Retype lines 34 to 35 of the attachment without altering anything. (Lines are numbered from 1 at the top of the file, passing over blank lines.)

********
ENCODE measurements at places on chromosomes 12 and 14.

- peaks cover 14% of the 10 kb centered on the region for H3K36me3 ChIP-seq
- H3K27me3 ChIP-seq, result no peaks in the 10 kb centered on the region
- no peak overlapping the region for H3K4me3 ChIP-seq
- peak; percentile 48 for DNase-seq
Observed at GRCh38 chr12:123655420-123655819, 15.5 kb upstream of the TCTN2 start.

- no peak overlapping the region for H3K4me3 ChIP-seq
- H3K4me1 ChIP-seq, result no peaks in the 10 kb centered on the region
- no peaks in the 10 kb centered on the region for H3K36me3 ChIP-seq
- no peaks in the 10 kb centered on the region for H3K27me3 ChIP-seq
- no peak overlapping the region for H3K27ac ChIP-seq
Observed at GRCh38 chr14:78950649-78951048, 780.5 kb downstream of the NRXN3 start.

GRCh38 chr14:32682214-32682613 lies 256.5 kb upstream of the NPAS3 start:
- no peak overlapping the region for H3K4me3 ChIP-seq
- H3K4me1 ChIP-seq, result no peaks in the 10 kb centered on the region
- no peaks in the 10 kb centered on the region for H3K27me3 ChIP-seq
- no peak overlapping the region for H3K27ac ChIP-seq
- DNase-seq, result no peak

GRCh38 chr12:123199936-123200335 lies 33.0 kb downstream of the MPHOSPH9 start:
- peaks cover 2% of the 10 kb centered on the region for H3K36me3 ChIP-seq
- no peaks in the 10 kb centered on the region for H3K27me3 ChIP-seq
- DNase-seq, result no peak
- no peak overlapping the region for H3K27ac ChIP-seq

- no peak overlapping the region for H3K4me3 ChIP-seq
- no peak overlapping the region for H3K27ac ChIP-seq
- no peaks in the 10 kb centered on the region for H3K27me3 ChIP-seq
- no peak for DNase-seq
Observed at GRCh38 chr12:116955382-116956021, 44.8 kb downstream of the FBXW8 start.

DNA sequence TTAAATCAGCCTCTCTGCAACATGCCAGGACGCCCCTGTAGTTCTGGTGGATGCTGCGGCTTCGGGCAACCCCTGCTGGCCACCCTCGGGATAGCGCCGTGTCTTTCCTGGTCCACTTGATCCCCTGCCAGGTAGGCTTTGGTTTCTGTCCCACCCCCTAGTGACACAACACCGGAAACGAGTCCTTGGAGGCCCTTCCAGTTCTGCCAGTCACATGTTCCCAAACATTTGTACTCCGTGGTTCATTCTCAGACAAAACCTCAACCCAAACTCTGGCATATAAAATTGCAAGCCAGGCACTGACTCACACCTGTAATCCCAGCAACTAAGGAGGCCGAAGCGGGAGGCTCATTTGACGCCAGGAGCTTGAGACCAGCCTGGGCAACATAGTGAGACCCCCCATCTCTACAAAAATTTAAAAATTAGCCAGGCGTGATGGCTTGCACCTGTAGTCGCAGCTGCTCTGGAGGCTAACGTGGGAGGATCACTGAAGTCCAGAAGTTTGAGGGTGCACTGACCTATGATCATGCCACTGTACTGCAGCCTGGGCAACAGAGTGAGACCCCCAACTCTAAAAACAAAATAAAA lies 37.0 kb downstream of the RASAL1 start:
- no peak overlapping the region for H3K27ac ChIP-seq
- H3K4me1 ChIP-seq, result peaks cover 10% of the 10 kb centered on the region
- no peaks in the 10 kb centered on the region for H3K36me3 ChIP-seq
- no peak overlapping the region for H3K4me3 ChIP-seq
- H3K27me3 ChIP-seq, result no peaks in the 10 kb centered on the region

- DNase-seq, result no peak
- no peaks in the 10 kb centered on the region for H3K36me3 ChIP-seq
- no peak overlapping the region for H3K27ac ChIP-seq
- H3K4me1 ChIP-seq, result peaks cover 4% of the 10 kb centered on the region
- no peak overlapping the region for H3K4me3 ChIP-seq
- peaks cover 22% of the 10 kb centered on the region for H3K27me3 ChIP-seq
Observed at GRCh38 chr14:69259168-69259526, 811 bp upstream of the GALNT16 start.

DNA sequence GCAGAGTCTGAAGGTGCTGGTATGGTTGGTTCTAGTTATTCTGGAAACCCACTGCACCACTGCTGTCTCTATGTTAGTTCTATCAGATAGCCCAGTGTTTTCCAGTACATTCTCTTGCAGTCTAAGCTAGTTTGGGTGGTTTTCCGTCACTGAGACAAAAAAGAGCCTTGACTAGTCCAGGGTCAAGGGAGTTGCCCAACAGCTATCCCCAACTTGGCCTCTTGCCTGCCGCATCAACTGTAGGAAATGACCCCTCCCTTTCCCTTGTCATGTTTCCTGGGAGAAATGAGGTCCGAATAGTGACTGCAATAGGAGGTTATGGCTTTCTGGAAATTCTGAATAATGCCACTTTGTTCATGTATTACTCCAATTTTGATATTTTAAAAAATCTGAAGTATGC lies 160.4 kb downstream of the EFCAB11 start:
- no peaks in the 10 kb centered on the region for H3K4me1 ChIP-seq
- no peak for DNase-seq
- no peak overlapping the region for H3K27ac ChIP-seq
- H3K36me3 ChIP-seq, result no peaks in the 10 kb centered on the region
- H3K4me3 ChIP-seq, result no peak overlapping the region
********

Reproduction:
- H3K27me3 ChIP-seq, result no peaks in the 10 kb centered on the region

- DNase-seq, result no peak